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What does Israel mean in the Bible?


what does Israel mean
Question: "What does Israel mean in the Bible?"

Answer:
The man Israel was initially named Jacob. He was a twin, one of two sons of Isaac and Rebecca, and a grandson of Abraham. When he was born second, he was clutching the heel of his older brother, Esau. He was named Jacob because Jacob sounds similar to aqeb, the Hebrew word for “heel.” The root of the word is also the same root as the word for “follow,” which makes sense as Jacob followed Esau in birth. The root is also the same root for “to supplant” and carries the idea of deceiving or usurping.

Jacob lived up to his name, as he did attempt to supplant his older brother who had significant rights and blessings as the firstborn. He purchased Esau’s birthright for a bowl of stew (Genesis 25:29–34). Jacob also impersonated Esau so that his blind father, Isaac, would give the blessing intended for Esau to him (Genesis 27). Esau swore to kill Jacob (Genesis 27:41). Jacob also seemed to deal deceptively with his father-in-law, who had also dealt deceptively with him on several occasions (see Genesis 29–30).

Jacob finally left his father-in-law, taking with him all of his flocks, herds, wives, and children, and he headed back toward the land of Abraham and Isaac, but he feared Esau’s reaction. Indeed, he heard that Esau was headed toward him with 400 armed men. The night before he anticipated meeting Esau, Jacob put his entourage across a stream for safety while he spent the night by himself, presumably so that, if Esau came upon him at night, only he would be killed but the rest of his family would be spared.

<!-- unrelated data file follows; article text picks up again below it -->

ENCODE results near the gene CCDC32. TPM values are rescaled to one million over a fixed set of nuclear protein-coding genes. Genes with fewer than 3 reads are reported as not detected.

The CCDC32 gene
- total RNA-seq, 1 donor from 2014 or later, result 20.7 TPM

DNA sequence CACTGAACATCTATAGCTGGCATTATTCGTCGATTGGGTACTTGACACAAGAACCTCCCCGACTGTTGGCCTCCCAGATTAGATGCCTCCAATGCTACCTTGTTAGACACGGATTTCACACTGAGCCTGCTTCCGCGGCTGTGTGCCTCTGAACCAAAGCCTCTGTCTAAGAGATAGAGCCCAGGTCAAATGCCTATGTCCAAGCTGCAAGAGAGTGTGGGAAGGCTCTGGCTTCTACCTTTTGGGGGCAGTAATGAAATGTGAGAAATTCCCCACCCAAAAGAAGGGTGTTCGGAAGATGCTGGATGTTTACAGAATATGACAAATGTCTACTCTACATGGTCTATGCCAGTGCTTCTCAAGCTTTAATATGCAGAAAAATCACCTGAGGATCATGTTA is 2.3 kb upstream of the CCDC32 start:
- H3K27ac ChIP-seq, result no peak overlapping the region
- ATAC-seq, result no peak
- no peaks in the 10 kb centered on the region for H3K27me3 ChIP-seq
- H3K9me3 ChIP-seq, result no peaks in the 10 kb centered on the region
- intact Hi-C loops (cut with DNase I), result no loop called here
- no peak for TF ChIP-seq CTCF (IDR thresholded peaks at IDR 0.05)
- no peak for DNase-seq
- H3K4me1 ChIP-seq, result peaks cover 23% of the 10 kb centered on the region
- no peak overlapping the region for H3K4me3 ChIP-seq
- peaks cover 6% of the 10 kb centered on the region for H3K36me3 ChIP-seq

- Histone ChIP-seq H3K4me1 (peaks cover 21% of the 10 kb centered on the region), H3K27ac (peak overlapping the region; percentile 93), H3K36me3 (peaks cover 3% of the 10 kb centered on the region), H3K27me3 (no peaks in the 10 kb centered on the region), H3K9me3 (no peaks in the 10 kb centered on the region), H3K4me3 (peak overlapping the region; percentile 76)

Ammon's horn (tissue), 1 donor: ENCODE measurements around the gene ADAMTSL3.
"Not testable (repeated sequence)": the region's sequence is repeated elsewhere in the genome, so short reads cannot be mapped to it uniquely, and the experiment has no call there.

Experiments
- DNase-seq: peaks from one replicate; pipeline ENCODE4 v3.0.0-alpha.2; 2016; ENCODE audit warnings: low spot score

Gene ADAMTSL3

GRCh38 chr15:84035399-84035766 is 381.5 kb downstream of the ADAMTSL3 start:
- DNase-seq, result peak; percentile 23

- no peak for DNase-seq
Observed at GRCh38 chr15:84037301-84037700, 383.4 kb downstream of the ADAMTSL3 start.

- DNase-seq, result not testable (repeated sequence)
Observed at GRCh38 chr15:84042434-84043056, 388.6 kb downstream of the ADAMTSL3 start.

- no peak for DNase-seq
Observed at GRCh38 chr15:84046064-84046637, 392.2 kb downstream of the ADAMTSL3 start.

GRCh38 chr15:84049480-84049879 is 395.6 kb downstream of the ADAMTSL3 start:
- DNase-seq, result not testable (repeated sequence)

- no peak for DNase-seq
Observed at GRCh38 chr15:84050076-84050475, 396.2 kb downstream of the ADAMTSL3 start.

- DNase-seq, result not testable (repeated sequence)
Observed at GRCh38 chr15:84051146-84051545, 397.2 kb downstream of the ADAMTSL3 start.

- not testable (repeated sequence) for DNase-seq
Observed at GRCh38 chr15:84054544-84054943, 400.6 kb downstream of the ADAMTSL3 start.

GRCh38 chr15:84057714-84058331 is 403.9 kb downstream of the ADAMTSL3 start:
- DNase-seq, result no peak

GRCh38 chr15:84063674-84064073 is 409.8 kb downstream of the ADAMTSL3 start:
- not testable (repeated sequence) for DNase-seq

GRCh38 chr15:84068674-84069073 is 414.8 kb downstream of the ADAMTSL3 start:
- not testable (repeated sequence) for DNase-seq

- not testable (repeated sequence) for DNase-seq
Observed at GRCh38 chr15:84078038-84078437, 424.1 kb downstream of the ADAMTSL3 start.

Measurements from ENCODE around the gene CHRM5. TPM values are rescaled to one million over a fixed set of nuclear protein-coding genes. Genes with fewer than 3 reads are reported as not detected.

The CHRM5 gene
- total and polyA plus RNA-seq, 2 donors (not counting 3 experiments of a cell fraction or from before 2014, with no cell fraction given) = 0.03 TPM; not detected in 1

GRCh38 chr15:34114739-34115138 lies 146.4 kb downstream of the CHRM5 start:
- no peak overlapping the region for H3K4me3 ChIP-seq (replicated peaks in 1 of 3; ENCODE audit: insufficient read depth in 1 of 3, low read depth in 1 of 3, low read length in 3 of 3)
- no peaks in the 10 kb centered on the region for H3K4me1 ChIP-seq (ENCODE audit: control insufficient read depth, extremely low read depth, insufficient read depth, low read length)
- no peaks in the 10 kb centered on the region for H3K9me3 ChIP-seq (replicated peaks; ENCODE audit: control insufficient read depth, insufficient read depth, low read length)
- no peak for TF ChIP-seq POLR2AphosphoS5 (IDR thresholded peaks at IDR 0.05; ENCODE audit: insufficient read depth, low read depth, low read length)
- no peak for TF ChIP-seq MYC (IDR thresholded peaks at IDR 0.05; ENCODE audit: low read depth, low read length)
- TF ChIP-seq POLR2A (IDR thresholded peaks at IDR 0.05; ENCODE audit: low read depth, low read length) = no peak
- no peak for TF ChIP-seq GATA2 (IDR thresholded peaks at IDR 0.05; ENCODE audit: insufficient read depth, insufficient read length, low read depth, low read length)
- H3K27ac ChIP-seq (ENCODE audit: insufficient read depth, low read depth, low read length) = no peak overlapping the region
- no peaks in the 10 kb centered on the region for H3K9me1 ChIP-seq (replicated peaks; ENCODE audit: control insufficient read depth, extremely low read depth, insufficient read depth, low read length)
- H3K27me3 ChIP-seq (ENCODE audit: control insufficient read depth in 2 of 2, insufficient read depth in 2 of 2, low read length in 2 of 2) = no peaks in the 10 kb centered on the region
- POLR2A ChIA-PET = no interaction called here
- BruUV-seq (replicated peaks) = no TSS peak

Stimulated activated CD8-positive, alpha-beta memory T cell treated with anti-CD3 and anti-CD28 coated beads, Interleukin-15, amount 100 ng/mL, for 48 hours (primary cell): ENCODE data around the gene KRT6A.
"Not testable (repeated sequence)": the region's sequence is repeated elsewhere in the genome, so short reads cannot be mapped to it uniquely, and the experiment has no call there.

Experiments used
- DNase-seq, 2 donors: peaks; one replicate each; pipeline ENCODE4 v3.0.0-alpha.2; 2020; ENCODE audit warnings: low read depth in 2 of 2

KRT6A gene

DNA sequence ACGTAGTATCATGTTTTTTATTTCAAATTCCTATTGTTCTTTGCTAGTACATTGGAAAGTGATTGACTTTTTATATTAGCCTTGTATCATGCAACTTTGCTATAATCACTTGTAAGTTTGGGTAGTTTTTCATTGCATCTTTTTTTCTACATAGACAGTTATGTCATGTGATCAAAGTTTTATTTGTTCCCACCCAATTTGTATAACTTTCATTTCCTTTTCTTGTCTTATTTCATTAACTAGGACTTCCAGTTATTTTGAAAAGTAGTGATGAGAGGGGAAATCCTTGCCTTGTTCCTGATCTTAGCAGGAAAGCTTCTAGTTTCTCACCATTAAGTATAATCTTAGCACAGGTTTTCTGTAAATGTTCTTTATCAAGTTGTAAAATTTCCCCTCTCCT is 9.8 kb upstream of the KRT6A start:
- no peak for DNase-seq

In the middle of the night, a mysterious person came into Jacob’s camp, and they wrestled. The mysterious person is first called a man (Genesis 32:5–6). Another mention this incident says that Jacob wrestled with “an angel” (Hosea 12:14). After the incident, Jacob says, “I saw God face to face” (Genesis 32:30). In Hebrew, the word translated “God” can refer to Yahweh but can also refer to an angel as a “divine being.” The exact identification of this person is not as important as the interaction between him and Jacob.

Jacob and this person wrestled all night long. What initiated the fight and a dozen other questions are simply not addressed. As they wrestled, the mysterious individual could not overcome Jacob, so he touched Jacob on the hip, which seems to have injured his joint. Then the mysterious person asked Jacob to let him go, but Jacob said he would not unless he blessed him:

The man asked him, “What is your name?”

“Jacob,” he answered.

Then the man said, “Your name will no longer be Jacob, but Israel, because you have struggled with God and with humans and have overcome” (Genesis 32:28–29).

The Hebrew word for “struggle” has the root consonants SYR, and Israel has the root consonants YSR with the suffix -el, which means “God”. The words’ similarity creates a play on words. Jacob “the deceiver” had been named “one who struggles with God.”